-t. MARY DA FIBS GOES RINKING. Mister Edditer,—Do you rink? If you don't you havn't any idea what plezzur is to be got j out of it, you don't really. Rollin' be a fine pasttime to be shure, even if you do roll on the floor occasionally. I went last Saterday nite with Jim to the Olimpea (if that is not the right way to spell it, tell the printer to alter it). You see, it was this way. I did 'ave a busy an' hard week; we been spring cleaning, an' when Jim came home 0.1 Saterday he says: "Mary anwyl, what do you say if we do go to the skavin' rink to nitc, I will pay?" "All rite," says I, an' so we went. We did 'ave tea about half-past six and then Jim said, "Now, Mary Anwyl, get reddy," so I went to change my dress. When I came down- stairs, Jim was sat smolun'. and when he see me he roared with laffin' "What you be laffin' at," I said, "are you rite in your He laft all the more, an' I sat down an' began to take^inyi^fmigs offi -At first?.! £ l^*$..itr was. ail April -jcka 'he bo tryin" to. play PP-"tne,; buj 1st. At last he did say, your skates at home. Mary, you won't want them." "What be the good of goin' to the skatin' rink without skates," says I. "Well, they don't skate with ice skates on wood floors, Mary," he said. "They roll." Do you kno, I thote they had to take ordinary skates. Well, I left my skates at home an' off we went. When we did get to the rink Jim says, "Mary, 'ave you brotc your purse? I do 'avo left mine at 'ome!" See, I was vext with him, becos he 'ave done that before. Whatevvcr, I did pay, and we went in. It is a fine room, it is, indeed. Everything was in good order. It was well lited, an' there were streemers across the roof an' a band was playin'. There were about two 'undred rollin' as we went in— not rollin' on the floor, at least they were not lying down. They were rollin' on wheels. There, were young fellows alone, some with their sis- ters, with some other feiiows' sisters, there were young boys and middle-aged men, some with gray 'airs, some of the men had leggin's oa, but they were all bare-hedded. You know, it is a rule that all men 'ave to take off their hats an' caps. (So hero is a nice opportunity for those that study craniums). Some of the young men had their 'air well oiled an' hrusht. You kno what that means. When a young fellow pays periocular attention, to his 'air you can set it down he is in love. They were sailin' round the rink merrily, and a man in uniform was direcktin' ope'-ashuns. It was a. fine site to see so many people enjoyin' them- selves, an' I was glad there wa 3 such a plaice for them to go to in the cvenin' insied of walk- in' the streets and perhaps gettin' into miss- cheef. Well, wo got our rollers fixt, an' Jim dH lead me on: He could do t very he had been befour an' I didn't Just s we got inside the barrier a young fellow said, "Clear the way, boys, there's Missis Kelly comin' Ho was soon out of the way, or I shud 'ave gone for 'im; I shud ir-Wi-1. takin' me for Missis Kelly. Jim told mo the first thing to do was to balance myself. You kno' I can sbt"1 a bit on ice. if it very thin, but I newer did rollers on befoul' last Saterday. We kept near the railin' for a time, but as I got. more confidence we went further into the rink, an' Jirn left me to speak to a friend for a moment. Just then a whissel went an' all the skaters went to the endgo. A notice had been put up, "Clear the floor," an' I was in the middle by myself. An' all the people were lookin' at me. A young man called to me. "Go on, Miss, we are all waitin' to see the fun." See, I can't tell you how anoyed I was. I couldn't see Jim anywhere, so I tried to reach the side. but I slipt and sat down, and the people lookin' on roared again. One young fellow with bis 'air parted in the middle called out, "encore." Ho must 'ave thote I was there to make an egg- sibisiiun of myself. The man in uniform come to help me up, but he 'ave to get assistance, and then they conducted me to the side. Then the notice was put up "reverse," an' wo all went skatin' the other way round the rink. We hadn't been going long before a boy fell in front of us, and down I went on top of him, and then two other fellows came down on us. "Here," I said, "this isn't a football match!" No, the boy wasn't hurt. He came up smiling, but when he got up he said he thote the roof had fell on him. I was winded an' had to rest a bit. I sat an' watcht the others. You kno' I wasn't the only one that came down. Some of the men sat down, and they didn't do it as gracefully as I did, but they could get up easier. When a person like me, that weighs fifteen stone, gets down, it isn't so easy to get up with rollers on. You would 'ave laft at one tall man, he sat down an' his feet shot up in the air, I thote he was tryin' to turn a sum- mersalt. Then some of them kisst the Goor, an' it was amusin' to see them scramble on all fours to the edge. The band began to play a waltz, and a young man came to the barrier and said in polite tones, "Would you like a. waliz, miss?" but before I could reply he was off again. Jim had been havin' a run of his own, and he came an' askt me did I want to go on again an' I did. an' this time I managed without a spill, an' I did enjoy it. It was very nice when we were sailin' round an' Jim 'ad his arm round my waste. You know, I believe it will help to ro duce my stoutness. If you 'aven't tried rollin' take my advice an' 'ave a po. Your humble servant, MARY DAVIES. P.S.—I must tell you that the managers an' attendants are to be congratulated in the way the plaice do be conducted. There was not the least bit of trouble while I was in, when anyone did get a spill they did take it in good part.—M.D. P.P.S.—I forgot to tell you that one of the skaters said he thote I would make a. good goal- keeper for the hockey team. If I do get an in- vitation I will let you kno', and' then you can send one of your reporters to see how I do play.—M.D. P.P.P.S.—Some people do say it is only a craze. Well, it may be, but I do think it is better for men to be rolling at the rink than rolling in the streets.—M.D. P.P.P.P.S.—Do you kno' whether Mrs. Jones do skate? If she do perhaps we will go together some nitc. Ask her to let me kno'. Wouldn't it be fun to see the Corporation on rollers— M.D.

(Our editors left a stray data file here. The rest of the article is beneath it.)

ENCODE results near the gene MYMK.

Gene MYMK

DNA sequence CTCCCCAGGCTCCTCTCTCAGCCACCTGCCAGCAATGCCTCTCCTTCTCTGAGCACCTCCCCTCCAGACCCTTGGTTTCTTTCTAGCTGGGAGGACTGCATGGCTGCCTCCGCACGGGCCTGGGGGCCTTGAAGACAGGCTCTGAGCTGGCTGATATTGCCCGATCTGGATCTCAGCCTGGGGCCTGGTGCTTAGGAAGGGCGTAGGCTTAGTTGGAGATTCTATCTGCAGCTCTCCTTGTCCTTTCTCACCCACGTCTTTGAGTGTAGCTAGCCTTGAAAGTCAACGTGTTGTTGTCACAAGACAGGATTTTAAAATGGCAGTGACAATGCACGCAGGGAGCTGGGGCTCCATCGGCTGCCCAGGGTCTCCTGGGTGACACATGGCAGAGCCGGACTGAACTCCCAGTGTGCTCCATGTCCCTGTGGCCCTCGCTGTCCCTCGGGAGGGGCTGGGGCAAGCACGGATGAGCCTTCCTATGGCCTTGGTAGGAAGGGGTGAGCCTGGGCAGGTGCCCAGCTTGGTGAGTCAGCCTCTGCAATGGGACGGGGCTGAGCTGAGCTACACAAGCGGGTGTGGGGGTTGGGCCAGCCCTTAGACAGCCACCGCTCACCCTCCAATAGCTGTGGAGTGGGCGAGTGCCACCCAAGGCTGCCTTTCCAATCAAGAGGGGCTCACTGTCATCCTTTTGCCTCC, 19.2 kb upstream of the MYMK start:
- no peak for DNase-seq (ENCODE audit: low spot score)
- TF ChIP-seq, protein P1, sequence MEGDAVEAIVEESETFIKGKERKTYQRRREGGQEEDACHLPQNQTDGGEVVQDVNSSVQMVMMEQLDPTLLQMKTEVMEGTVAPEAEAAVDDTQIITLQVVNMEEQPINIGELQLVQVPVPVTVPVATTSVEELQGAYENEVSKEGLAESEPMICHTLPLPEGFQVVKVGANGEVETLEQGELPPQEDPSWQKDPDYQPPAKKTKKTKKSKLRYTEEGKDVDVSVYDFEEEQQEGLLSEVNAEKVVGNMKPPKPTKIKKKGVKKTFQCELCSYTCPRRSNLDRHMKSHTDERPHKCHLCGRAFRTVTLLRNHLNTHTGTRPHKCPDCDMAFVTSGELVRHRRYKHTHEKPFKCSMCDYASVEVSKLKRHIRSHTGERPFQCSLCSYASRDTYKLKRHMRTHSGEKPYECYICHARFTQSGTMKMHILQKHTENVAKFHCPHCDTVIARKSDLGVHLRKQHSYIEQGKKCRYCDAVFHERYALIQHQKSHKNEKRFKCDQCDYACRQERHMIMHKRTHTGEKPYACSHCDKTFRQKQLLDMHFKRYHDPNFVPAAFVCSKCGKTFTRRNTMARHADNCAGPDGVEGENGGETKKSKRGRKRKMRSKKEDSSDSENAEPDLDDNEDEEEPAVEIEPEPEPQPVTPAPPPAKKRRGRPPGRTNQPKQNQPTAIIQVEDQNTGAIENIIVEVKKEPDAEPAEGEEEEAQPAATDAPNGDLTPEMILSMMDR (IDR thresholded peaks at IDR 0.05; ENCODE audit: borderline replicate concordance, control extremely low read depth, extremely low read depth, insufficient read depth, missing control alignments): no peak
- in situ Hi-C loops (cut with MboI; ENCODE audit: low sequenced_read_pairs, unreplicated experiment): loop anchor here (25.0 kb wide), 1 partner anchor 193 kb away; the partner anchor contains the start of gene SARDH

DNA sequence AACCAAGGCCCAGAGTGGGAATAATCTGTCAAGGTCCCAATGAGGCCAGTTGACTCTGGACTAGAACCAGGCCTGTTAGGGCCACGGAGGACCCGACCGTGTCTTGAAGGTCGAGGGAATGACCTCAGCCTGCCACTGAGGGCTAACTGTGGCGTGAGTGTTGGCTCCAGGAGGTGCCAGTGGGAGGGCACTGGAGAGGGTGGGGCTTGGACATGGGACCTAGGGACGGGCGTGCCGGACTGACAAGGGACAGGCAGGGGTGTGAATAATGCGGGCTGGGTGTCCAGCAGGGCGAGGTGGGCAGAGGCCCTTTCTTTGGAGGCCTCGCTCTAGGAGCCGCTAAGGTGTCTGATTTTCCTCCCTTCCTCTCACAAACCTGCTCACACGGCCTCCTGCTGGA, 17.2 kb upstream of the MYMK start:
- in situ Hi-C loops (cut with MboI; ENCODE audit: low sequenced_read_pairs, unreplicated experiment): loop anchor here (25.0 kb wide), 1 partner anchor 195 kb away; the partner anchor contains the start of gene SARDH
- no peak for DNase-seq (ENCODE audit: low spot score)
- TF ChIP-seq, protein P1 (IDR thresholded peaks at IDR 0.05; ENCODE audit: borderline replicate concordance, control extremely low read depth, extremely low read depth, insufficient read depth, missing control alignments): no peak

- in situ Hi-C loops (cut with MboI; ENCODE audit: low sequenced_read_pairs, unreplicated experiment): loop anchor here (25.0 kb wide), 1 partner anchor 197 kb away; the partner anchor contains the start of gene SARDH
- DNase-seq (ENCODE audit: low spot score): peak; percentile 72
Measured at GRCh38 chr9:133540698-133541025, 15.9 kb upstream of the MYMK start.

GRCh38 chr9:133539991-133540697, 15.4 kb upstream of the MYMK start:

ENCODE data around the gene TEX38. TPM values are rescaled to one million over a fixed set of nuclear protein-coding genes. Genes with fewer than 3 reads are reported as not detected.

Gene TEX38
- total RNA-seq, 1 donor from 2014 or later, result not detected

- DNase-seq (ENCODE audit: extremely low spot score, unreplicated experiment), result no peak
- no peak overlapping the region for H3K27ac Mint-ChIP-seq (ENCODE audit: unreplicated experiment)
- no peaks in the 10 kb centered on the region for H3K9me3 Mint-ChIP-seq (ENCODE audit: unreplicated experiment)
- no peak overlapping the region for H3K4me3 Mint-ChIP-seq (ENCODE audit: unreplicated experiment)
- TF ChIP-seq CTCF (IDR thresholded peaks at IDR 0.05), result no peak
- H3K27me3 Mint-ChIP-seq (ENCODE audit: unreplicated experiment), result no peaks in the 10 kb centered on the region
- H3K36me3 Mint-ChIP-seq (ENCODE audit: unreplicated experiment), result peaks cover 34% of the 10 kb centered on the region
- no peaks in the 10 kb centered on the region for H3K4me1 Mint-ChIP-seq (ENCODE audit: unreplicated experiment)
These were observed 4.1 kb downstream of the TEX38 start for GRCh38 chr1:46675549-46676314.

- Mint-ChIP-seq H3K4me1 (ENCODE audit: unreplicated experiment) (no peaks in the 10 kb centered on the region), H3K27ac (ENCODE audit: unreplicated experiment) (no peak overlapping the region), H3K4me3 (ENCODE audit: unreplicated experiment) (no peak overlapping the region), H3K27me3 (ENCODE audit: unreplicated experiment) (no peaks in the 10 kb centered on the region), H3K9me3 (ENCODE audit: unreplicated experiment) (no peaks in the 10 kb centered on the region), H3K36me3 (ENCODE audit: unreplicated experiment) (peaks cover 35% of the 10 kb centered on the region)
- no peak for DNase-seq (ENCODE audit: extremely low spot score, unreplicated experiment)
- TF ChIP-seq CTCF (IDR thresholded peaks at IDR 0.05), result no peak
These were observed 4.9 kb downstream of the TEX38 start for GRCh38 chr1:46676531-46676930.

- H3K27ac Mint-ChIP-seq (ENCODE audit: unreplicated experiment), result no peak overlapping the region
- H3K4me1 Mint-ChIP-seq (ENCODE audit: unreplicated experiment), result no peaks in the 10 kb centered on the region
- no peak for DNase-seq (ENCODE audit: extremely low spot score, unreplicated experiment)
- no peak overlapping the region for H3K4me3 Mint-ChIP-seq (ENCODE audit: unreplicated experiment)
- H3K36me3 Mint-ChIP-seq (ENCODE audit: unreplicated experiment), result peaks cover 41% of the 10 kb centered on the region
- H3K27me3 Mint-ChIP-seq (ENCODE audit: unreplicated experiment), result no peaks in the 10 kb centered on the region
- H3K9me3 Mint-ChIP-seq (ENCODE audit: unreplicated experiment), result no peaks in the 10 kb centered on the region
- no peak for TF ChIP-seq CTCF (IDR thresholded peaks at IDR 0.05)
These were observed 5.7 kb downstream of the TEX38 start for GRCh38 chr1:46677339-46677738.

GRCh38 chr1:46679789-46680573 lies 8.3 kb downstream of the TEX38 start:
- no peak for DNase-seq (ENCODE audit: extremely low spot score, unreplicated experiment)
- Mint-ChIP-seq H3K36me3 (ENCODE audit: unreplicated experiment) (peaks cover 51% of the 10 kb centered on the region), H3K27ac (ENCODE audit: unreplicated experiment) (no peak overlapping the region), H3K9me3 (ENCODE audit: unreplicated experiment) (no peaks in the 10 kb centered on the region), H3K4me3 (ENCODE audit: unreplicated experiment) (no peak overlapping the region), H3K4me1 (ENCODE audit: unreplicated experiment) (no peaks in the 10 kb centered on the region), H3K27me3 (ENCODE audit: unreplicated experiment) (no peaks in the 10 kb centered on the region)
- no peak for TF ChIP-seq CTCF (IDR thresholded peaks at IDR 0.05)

Mountain Ash Bill.



In Dolygaer Lake.